Is my work totally irrelevant? I contemplated all of this and then some while still in bed. It was noon on a Friday. So there’s that. I was taking a “mental health day” a few months ago and decided to scroll through my camera roll from the last few years. This was an attempt to finish a spreadsheet that documented every single time I’d spoken at an event, how many people were there, and what the event was. The photos helped refresh my memory so I could fill in the gaps. It also helped me feel really fucking sad.
I cried. And then talked myself out of crying because people have lost so much more. You have so much to be grateful for, so much privilege, so much support. This isn’t that deep. I know what therapists have told me in the past and what every mindfulness piece about grieving during this wild year of change reminds us: that we can’t compare circumstances. It’s kinda hard not to when people, especially underrepresented communities, have been hit way, way harder.
Still, I knew this cry was, at the time, a month in the making. So, I tried to revert back to just feeling it rather than talking myself out of feeling it by comparing my situation to others. I’ve spent the last decade refining my public speaking skill set (and my whole life if we’re honest…that 5th grade Matthews Elementary Student Council President campaign speech really catapulted me), but “public speaking” requires groups of people to be gathered in one place. It requires the “public.” And damn if IRL rooms aren’t my favorite place to be. I get to facilitate women’s stories with a handheld mic. Unfortunately, it’s also a there that no longer exists, and won’t for a while.
If I were to take Malcom Gladwell’s 10,000 hour rule into consideration, which was the idea that it takes that many hours of “deliberate practice” to become “world class,” it feels like such a professional backslide. That spreadsheet I was working on informed me that in the last three years alone, I’d been on stage 73 times. So between “show time” and “intentional practice,” I was a tenth of the way through the path to the greatness Gladwell outlined. Now, in recent years Gladwell’s research has been challenged by follow up studies and more advanced research, but regardless of debunked theories on what actually leads to skilled greatness, practice still counts. It felt with every swipe through my camera roll like all that practice was out the window. Similar to the micro disappointments of writing a long, contemplative Instagram caption only to find it never fucking saved. I found myself asking now what…Do I throw my hands up and leave that draft in the abyss? Do I try and rewrite the same thing knowing it won’t actually be the same? Should I just be happy with a different version of the same sentiment?
With no stages where countless women are gathered around, no conferences to spend my days listening to and understanding the obstacles of those women, no mics to tell really terrible jokes with (and hi! SO much lost income), I was mainly overcome with fear of the unknown. If I need to work in a world where my public speaking skillset feels irrelevant, then what replaces it? And will I like, enjoy, and mainly…be as skilled at whatever version of the skillset I attempt next? I know there’s no crystal ball to answer this for me, and I know I’m not alone in these circumstances. And I know this is all just fear and that I will figure it out because 4 months since this meltdown I have figured it out (dropping in September! Get on the waitlist. It’s POPPIN!). I’m “here” in figuring it out because I know that this was the exact moment to look at deeply powerful women who altered society with their gifts despite their fear, like Audre Lorde: “When I dare to be powerful, to use my strength in the service of my vision, then it becomes less and less important whether I am afraid.”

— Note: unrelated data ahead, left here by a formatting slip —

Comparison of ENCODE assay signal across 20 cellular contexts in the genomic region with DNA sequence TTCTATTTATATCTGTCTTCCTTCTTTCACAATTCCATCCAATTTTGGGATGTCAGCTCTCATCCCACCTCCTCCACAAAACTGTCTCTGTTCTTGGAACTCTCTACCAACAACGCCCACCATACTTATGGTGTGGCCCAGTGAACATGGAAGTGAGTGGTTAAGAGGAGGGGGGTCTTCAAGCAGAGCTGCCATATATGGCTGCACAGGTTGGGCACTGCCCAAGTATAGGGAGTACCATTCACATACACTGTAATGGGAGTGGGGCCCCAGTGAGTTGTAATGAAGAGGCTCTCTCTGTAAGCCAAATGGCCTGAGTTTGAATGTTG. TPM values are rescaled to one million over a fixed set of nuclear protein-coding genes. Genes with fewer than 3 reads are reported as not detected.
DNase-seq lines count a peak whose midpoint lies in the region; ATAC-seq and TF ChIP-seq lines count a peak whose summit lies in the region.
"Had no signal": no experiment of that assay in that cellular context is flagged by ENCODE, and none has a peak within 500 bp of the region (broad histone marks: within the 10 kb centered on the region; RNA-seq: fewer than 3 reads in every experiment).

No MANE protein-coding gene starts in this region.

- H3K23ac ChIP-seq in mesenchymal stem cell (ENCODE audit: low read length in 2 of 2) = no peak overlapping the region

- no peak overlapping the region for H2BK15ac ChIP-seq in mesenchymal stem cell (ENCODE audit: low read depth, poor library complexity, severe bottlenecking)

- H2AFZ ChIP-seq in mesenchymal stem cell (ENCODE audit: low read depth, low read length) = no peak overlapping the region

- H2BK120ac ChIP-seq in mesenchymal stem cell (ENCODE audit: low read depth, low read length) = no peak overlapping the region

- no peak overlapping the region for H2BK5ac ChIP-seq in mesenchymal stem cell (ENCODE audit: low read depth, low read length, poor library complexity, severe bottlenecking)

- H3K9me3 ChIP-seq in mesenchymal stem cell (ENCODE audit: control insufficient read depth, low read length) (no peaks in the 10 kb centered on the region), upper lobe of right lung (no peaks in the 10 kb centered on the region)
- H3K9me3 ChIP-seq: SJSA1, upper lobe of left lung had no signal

Her words reminded me of what I knew to be true. That in order to answer now what for any of us with seemingly irrelevant skill sets, we have to be in service of that greater vision, of the thing that is making you tick, right now. I’m not talking about some great WHY like to rid the world of gender equality, poverty or racism (although I’m sure many of us pursue our work for that, too), I mean a why as simple as covering the bills for myself or my family, staying mentally well, helping one woman believe in herself, teaching one child to write…or whatever it might be. The bigger vision I needed to pull myself out of feeling like my work was irrelevant wasn’t just about the global rise of all women, which is why I wake up every morning, but the vision of being able to relearn which of my talents could have the greatest impact on that vision right now…because it sure ain’t what it was, that in-person magic.
So, I asked myself the same questions that I’ve asked other women a million times:
What gives me the most energy when I’m doing it?
Which of those things is relevant for this current moment in time?
And what’s the absolute smallest thing I can do to put that into action right now?
If YOU are feeling like any of your past loves, past hobbies, past work, past wellness routine, past anything…is feeling irrelevant right now…I encourage you to follow this thought process. If you inquire…if you really understand your problem…you will absolutely find your solution. So many of the answers to where we’re going are in the stories of where we’ve already been. Provided you take a minute to reflect. To wonder. And then to show up, and show up in the face of the unknown.
It all really matters. And it all really doesn’t. Remember that. Woman on xx.